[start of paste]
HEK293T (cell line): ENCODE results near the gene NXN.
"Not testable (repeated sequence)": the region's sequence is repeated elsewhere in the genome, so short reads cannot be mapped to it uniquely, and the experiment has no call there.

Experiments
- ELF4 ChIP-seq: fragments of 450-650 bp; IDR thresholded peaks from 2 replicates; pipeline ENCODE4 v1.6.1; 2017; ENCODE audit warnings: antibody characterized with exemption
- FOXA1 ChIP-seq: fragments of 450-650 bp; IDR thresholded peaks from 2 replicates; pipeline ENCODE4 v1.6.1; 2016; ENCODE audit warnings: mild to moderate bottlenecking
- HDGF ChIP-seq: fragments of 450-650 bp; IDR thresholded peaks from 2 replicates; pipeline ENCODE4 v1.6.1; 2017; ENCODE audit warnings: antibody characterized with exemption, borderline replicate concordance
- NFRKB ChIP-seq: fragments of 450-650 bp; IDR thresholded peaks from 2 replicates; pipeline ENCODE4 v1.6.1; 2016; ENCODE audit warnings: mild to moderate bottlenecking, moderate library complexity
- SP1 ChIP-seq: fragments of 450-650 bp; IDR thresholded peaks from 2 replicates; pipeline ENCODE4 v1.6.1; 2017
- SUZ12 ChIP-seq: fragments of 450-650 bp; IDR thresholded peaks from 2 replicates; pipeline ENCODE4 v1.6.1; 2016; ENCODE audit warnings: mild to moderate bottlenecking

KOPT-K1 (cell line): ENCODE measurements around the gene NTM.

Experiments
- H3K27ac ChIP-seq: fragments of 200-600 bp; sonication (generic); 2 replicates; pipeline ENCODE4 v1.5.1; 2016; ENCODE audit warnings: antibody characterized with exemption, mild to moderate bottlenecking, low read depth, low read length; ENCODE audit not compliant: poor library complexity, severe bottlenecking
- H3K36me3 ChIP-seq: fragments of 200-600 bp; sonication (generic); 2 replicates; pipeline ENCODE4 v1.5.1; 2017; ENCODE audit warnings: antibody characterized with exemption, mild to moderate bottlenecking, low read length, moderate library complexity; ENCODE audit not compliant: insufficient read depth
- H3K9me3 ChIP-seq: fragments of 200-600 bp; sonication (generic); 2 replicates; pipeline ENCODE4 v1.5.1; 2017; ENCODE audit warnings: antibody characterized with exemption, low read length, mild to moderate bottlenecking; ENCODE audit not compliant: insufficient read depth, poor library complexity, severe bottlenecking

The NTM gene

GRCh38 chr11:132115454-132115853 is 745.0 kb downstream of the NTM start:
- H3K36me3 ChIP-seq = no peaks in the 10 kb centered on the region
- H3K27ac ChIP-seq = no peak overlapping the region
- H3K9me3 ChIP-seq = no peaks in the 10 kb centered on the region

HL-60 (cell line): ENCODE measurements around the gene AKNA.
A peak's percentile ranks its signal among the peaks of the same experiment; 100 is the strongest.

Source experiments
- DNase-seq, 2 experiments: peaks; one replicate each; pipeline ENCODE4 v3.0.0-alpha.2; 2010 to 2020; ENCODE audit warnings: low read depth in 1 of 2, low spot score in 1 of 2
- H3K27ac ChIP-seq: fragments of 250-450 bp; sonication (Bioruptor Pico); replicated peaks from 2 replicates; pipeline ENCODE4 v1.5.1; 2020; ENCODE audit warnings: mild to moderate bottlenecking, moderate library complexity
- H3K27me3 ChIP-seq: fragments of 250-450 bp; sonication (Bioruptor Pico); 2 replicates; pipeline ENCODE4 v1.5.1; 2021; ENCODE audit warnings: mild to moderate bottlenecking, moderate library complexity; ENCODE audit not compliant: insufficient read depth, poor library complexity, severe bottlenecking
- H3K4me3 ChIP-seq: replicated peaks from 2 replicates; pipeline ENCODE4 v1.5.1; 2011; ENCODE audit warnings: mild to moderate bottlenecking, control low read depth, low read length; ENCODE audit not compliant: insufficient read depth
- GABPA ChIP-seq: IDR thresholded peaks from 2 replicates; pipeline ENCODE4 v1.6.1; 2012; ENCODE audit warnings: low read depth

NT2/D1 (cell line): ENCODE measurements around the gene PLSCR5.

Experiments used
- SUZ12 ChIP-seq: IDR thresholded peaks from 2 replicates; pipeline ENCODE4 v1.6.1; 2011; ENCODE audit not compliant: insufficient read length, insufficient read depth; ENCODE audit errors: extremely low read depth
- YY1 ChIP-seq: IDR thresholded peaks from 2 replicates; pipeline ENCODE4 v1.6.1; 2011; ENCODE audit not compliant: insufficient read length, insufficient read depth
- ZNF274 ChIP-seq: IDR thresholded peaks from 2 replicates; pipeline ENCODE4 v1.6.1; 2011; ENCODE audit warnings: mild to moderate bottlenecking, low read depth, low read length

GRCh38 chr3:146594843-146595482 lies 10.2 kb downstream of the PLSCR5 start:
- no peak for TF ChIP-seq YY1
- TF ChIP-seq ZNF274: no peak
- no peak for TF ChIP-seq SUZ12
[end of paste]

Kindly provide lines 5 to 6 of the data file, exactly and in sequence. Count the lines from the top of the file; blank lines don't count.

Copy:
- FOXA1 ChIP-seq: fragments of 450-650 bp; IDR thresholded peaks from 2 replicates; pipeline ENCODE4 v1.6.1; 2016; ENCODE audit warnings: mild to moderate bottlenecking
- HDGF ChIP-seq: fragments of 450-650 bp; IDR thresholded peaks from 2 replicates; pipeline ENCODE4 v1.6.1; 2017; ENCODE audit warnings: antibody characterized with exemption, borderline replicate concordance